Rural Health Policy Project

New Research: Medicaid Expansions Increase Coverage More in Rural Areas than in Urban Areas

New Research: Medicaid Expansions Increase Coverage more in Rural Areas than in Urban Areas

Rural areas and small towns across America have special problems accessing health care. Our colleagues at the University of North Carolina’s Rural Health Program have tracked the increasing numbers of rural hospital closures around the country. The Rural Health Information Hub is also a great resource on the opportunities and challenges for rural health delivery nationwide.

Of the many health issues facing rural communities, there are few with more impact than Medicaid financing, structure and expansion. Why? Medicaid is especially important in rural areas and small towns of our country. In fact, our research has found that, “Medicaid covers a larger share of nonelderly adults and children in rural and small-town areas than in metropolitan areas; this trend is strongest among children.”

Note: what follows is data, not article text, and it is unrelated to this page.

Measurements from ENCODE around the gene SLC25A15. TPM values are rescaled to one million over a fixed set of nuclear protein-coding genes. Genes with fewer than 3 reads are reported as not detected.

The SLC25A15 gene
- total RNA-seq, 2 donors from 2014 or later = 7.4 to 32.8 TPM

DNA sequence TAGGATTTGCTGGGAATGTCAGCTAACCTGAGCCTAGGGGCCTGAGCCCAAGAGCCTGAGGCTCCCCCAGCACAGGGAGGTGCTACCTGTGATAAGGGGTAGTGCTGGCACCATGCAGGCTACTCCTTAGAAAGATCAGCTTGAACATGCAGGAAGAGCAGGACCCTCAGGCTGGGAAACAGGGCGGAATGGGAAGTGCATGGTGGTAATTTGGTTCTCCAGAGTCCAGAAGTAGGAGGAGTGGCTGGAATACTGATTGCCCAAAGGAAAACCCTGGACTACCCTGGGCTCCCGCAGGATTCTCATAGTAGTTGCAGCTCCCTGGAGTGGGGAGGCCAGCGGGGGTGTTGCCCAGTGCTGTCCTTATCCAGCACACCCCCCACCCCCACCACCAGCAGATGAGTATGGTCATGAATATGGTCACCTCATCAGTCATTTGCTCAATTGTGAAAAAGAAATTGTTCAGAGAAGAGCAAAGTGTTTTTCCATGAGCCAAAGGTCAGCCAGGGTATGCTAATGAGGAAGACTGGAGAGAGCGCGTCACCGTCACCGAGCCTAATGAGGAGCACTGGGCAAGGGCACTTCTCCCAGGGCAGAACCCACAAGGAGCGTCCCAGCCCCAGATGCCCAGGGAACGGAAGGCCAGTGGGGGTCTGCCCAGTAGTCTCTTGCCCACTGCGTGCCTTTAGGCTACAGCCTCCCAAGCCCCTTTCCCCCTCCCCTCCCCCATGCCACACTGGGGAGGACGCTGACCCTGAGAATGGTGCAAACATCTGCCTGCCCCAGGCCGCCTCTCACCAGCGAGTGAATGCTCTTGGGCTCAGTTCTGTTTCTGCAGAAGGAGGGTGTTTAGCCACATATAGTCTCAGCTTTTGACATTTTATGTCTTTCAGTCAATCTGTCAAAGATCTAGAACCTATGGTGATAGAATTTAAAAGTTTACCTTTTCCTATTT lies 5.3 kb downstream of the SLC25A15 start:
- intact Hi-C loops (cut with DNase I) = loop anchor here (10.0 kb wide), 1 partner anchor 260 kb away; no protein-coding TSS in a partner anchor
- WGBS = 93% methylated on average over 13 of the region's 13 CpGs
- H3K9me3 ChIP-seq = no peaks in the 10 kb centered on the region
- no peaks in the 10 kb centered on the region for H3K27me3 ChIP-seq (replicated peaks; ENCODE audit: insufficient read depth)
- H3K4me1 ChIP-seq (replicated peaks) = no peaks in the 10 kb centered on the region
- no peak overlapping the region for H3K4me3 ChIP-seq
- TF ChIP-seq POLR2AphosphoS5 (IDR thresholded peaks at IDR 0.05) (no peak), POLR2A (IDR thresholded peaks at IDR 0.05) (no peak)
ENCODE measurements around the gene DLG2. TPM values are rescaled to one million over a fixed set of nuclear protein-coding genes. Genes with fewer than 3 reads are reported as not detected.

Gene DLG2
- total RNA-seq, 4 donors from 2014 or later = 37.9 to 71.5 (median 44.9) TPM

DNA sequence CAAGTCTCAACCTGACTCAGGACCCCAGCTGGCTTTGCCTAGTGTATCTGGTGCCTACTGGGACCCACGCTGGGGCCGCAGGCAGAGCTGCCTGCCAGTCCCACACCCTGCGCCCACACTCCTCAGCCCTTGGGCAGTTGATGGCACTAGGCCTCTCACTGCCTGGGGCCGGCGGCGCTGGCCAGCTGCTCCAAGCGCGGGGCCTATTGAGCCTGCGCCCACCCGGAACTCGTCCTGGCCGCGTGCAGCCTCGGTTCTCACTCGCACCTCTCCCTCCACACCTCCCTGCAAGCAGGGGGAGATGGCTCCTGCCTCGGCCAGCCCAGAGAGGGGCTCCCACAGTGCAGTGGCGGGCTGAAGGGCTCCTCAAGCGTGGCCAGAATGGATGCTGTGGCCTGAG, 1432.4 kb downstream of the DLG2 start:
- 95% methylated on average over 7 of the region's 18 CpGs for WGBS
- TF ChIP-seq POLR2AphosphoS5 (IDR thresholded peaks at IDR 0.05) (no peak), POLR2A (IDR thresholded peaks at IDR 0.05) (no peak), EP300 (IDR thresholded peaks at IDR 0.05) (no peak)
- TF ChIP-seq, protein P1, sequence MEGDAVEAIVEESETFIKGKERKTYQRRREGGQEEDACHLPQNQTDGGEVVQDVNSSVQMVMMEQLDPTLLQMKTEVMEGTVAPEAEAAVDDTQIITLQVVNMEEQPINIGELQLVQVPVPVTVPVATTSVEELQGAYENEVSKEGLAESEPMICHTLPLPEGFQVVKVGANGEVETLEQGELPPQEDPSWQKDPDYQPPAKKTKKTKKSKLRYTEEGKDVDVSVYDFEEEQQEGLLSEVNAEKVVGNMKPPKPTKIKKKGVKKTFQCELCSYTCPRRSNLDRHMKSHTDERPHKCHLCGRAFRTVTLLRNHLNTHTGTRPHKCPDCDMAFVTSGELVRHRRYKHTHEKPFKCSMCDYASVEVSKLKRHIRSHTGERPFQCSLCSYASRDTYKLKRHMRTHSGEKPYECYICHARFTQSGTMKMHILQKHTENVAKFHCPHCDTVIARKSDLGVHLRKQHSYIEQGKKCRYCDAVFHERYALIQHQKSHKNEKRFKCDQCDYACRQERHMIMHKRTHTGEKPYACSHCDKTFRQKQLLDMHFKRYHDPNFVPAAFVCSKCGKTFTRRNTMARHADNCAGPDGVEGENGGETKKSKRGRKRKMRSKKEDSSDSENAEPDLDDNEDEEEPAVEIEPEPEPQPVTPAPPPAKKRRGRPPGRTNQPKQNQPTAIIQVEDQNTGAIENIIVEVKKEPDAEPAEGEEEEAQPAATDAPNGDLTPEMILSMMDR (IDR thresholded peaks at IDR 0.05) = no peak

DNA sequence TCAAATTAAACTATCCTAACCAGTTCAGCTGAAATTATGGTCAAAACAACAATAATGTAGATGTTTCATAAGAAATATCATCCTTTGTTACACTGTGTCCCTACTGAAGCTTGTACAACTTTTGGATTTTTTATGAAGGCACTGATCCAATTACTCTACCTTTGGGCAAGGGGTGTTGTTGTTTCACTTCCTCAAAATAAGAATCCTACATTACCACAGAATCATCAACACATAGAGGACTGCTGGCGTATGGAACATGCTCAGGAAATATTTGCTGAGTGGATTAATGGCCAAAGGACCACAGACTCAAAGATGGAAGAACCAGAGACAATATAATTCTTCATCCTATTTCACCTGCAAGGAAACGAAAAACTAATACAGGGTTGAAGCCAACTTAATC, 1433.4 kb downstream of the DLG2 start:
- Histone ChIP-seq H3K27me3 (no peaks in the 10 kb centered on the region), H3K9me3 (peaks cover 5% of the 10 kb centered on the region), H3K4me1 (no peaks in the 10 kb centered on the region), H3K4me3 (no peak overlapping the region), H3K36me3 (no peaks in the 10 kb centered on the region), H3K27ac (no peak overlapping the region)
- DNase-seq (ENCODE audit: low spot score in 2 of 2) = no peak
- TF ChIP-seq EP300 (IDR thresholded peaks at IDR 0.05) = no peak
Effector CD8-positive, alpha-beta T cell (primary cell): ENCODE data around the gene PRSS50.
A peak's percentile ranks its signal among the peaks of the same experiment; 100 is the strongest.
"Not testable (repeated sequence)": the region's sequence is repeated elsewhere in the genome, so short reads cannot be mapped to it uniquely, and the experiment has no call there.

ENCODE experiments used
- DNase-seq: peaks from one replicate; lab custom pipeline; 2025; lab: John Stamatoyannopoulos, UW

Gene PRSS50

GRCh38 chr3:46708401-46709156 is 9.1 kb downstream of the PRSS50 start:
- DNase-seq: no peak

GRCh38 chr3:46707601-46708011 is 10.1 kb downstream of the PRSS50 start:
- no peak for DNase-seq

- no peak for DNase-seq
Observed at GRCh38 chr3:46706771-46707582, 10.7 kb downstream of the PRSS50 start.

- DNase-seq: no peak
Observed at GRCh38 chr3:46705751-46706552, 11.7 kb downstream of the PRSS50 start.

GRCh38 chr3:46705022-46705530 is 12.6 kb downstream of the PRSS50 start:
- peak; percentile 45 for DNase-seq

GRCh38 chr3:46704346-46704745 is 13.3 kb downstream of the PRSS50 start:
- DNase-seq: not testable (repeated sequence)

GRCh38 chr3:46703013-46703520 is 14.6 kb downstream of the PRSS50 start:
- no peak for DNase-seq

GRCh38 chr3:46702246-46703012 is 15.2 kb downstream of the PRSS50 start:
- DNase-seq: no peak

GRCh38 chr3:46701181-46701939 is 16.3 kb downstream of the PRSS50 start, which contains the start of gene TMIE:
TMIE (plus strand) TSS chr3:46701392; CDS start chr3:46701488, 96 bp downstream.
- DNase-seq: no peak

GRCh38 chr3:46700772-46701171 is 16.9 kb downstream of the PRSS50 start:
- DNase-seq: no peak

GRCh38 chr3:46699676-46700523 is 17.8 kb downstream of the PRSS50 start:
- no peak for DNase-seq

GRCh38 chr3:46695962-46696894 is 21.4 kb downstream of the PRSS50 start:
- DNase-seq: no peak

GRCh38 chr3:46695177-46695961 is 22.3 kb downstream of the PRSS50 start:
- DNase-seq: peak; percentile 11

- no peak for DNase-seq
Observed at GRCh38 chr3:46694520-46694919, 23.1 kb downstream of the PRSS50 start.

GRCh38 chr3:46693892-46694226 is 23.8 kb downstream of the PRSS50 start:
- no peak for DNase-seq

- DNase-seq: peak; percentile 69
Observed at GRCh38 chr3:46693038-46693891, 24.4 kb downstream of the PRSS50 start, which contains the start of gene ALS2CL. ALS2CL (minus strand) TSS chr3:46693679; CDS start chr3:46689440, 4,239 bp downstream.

And just this month, research published in The Journal of Rural Health took a hard look at what happens in rural areas in states that have expanded Medicaid. They found Medicaid expansion disproportionately benefited rural communities. Rural areas had higher increases in Medicaid coverage than in urban settings. So, more people had coverage, which is a huge benefit. However, the researchers also concluded that increasing the number of people with health coverage is just a first step for rural areas – improving access and addressing the other health problems people living in rural areas face is also important.

It’s research like this that has convinced the National Rural Health Association that expanding Medicaid coverage in states is one of the four key changes that can help rural providers deliver better and more affordable care in rural America.

Researchers in The Journal of Rural Health took a hard look at what happens in rural areas in states that have expanded Medicaid

Adam Searing
Adam Searing is an Associate Professor of the Practice at the Center for Children and Families

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